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A passive approach to fixed income using ETFs

Wealth DFM talks to Paul Syms, Head of EMEA ETF Fixed Income Product Management at Invesco about why he feels that a passive approach can work well in fixed income ETFs

Paul Syms is a somewhat unusual case in the world of fixed income investing. Prior to joining Invesco four years ago, he ran active portfolios for around 16 years as a fixed income fund manager. Since moving over to the ETF business at Invesco which is predominantly orientated towards passive investment, he believes that his past experience has been invaluable. Syms explains “Because of my background, I can see both active and passive sides and see a balance between the two. We’ve been in a secular trend for lower rates as central bank policies have driven yields to record low levels and there’s been ongoing fee compression going on and more desire for exposure to passive fixed income.”

So does Syms get excited about fixed income ETFs? The answer is a firm “Yes”. As he explains “It is a rapidly growing area, providing investors with a wide variety of choices on how to actually manage their fixed income portfolios. If you look historically at actively managed funds, they do a great job. They provide generally broad asset class exposure. But, you have to do your research, find an interactive manager and select whether you’re looking for government bonds, credit or high yield exposure. What you’re getting with fixed income ETFs is a much more granular approach. As an investor, if you want to be able to choose a product that suits you or your interest rate risk, match off your liabilities with the right duration etc. then ETFs cover the range of options. If you want to add a niche asset class then previously you’d have to have relied on your active manager to seek out and spot such opportunities. You can now do that yourself and ETFs can offer those building blocks. They aren’t necessarily there to replace active managers, but they can certainly work in tandem with them to give investors additional choice and extra flexibility when it comes to their overall allocation to fixed income.”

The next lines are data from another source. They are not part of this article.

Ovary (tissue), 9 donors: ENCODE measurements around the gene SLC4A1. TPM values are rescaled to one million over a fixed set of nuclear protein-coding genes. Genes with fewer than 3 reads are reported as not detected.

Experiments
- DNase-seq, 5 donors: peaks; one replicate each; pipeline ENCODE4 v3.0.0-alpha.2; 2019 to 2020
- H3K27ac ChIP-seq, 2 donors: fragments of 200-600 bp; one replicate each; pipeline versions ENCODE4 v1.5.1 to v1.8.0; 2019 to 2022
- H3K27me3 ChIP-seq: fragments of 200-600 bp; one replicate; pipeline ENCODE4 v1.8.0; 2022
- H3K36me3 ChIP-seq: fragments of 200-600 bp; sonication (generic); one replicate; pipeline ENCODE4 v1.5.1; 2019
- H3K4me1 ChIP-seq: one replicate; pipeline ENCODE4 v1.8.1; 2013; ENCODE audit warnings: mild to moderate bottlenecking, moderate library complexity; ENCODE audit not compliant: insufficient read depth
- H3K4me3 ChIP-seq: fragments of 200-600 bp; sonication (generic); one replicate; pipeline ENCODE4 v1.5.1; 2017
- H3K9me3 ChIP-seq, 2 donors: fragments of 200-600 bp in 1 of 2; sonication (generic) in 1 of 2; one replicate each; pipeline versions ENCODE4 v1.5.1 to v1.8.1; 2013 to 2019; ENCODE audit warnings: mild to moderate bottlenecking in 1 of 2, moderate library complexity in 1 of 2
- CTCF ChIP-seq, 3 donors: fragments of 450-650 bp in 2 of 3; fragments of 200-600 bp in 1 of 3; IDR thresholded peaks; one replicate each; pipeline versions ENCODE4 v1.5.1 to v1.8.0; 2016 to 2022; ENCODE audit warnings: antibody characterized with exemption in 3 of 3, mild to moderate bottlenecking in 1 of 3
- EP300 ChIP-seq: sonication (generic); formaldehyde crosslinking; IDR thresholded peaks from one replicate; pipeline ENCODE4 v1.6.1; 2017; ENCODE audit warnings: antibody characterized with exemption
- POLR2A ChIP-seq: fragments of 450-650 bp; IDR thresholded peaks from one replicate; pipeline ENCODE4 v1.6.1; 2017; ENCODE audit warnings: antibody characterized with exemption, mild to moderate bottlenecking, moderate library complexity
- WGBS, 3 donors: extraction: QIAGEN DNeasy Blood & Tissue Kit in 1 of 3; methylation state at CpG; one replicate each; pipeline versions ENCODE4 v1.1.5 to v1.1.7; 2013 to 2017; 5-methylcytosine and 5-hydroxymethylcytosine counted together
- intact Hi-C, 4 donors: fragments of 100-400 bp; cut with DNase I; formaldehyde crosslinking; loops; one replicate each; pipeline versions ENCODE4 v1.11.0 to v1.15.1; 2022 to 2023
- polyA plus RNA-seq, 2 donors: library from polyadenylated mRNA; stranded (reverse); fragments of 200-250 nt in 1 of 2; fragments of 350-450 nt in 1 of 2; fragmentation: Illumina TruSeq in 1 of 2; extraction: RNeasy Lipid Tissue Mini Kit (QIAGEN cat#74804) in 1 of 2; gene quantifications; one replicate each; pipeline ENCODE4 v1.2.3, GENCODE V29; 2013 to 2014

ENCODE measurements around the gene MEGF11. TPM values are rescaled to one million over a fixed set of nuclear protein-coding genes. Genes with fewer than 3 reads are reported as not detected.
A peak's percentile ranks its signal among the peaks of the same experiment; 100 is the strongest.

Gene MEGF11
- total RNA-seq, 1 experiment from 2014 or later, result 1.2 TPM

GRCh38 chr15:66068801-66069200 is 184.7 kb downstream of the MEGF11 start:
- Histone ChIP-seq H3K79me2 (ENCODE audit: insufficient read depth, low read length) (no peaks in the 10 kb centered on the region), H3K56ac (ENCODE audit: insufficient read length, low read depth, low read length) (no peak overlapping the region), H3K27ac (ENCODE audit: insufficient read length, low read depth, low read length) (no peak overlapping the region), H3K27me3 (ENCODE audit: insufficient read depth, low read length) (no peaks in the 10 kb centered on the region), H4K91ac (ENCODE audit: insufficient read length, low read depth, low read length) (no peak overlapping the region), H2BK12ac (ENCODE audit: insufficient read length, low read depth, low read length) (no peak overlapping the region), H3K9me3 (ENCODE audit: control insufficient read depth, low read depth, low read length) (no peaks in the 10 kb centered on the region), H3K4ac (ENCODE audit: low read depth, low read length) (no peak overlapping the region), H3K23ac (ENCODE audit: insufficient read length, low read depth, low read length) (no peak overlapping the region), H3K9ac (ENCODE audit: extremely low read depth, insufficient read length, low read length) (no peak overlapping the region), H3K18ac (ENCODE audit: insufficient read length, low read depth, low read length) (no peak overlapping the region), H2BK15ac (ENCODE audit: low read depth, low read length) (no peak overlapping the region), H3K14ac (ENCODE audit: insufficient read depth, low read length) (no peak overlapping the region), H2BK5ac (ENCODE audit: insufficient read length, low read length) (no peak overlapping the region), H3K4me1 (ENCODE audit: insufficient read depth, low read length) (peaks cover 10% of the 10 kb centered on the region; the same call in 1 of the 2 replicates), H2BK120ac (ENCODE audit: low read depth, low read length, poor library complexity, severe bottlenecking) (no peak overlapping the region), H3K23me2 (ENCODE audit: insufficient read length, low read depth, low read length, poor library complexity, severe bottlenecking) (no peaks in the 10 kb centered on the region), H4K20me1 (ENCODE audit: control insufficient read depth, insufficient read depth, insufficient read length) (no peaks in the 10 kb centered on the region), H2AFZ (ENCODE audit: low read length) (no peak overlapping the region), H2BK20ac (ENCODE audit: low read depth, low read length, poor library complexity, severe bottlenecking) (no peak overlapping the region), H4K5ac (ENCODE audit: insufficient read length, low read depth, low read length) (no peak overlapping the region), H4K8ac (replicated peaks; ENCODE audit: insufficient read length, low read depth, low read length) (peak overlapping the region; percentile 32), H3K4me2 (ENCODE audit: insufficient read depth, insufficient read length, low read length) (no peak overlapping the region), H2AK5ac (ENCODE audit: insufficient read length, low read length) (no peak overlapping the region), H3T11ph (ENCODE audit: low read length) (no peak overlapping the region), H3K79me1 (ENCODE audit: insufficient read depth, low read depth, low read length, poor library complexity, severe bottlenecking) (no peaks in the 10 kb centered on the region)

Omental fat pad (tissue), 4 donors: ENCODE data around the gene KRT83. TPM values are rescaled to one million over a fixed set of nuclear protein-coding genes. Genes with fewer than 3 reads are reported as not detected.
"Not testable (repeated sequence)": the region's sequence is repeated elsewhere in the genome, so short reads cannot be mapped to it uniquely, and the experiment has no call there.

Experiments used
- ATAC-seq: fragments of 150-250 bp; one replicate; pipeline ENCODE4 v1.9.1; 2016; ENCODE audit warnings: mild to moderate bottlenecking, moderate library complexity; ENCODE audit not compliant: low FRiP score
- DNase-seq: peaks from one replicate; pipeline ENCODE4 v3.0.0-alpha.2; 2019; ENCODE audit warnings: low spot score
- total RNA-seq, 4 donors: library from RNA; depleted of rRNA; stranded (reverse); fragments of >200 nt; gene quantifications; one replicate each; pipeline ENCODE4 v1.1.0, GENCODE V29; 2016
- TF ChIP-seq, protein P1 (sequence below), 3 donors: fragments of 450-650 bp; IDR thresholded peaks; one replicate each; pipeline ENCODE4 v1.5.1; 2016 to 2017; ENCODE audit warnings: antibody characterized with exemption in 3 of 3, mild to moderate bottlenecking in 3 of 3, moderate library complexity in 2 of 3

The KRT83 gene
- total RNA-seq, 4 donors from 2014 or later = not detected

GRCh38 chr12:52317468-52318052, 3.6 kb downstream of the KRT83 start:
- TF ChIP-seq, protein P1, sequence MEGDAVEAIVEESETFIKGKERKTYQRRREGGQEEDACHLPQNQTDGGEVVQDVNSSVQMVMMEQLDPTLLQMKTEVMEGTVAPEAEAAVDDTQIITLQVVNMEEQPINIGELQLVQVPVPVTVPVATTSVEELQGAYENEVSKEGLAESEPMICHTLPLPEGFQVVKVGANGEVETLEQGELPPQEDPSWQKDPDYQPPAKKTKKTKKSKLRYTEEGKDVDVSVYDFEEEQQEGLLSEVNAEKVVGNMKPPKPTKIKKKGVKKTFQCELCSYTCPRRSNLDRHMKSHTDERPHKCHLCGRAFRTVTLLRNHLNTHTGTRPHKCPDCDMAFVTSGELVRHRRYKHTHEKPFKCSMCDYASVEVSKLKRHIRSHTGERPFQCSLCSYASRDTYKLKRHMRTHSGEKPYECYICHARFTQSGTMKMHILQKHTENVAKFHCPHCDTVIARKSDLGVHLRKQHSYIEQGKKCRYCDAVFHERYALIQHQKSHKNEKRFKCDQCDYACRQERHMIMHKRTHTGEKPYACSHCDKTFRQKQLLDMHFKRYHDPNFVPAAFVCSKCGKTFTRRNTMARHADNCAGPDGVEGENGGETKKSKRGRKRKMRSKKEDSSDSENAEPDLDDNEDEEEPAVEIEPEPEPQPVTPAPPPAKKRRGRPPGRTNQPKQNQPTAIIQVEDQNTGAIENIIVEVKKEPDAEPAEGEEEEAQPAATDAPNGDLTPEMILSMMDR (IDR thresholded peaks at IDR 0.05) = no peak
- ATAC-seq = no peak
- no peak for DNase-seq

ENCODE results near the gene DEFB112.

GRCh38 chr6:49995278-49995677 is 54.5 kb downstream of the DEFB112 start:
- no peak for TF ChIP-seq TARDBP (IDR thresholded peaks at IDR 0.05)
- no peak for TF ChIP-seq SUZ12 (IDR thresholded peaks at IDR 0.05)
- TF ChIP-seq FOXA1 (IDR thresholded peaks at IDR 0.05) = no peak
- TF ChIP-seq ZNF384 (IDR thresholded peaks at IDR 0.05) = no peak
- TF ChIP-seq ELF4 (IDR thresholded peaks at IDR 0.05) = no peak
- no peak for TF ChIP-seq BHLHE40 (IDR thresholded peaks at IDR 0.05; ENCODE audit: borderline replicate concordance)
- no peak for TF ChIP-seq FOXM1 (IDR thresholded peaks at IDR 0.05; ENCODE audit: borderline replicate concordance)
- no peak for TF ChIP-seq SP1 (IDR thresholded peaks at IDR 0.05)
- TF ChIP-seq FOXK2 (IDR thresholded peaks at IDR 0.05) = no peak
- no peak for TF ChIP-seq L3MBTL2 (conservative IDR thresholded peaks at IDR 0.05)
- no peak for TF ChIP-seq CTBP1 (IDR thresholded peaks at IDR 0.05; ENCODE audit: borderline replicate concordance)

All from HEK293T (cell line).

Some investors still prefer an active management approach for bond portfolios to be actively managed. We asked Syms for his thoughts on why this might be, and in which sectors he feels that a passive approach is particularly suitable for fixed income.

He explains, “Historically the argument for active management in fixed income is that the fixed income benchmarks are generally more complex legacy benchmarks. There’s a lot more going on under the bonnet. I don’t think I see passive fixed income as replacing active, but just working in conjunction with it. And there are certain spaces where this works quite nicely.

“Of course, there are opportunities there for active managers, if you’ve got a multi-asset portfolio or a broader benchmark. But if you’re looking at a single currency, government bond ETF over a bond fund, there’s not necessarily a huge amount of scope to add a reasonable amount of alpha. If you’re looking at pure U.S. Treasuries, for example, it may be quite difficult to actually create enough alpha to offset the fees. I think investors should really be looking at these areas and trying to decide whether they are being compensated for the extra fees by the additional alpha.

“In some areas there will be active fixed income fund managers who can produce enough alpha to offset the additional fee. However, there will be other areas where that doesn’t work so well. If you’re looking at something pretty narrowly defined, like a single currency government bond index or maybe even certain credit indices, it might be more difficult. If you expand that to a strategic bond where it’s going across government, sovereign issuance and investment grade and maybe high yield, there’s some more opportunities for proactive management to outperform their index there. Or likewise, a global lag where you’re looking at 27000 constituents within that index, across a dozen sectors, about 28 currencies. There’s a lot more opportunity in that sort of index than in a narrowly defined benchmark.”

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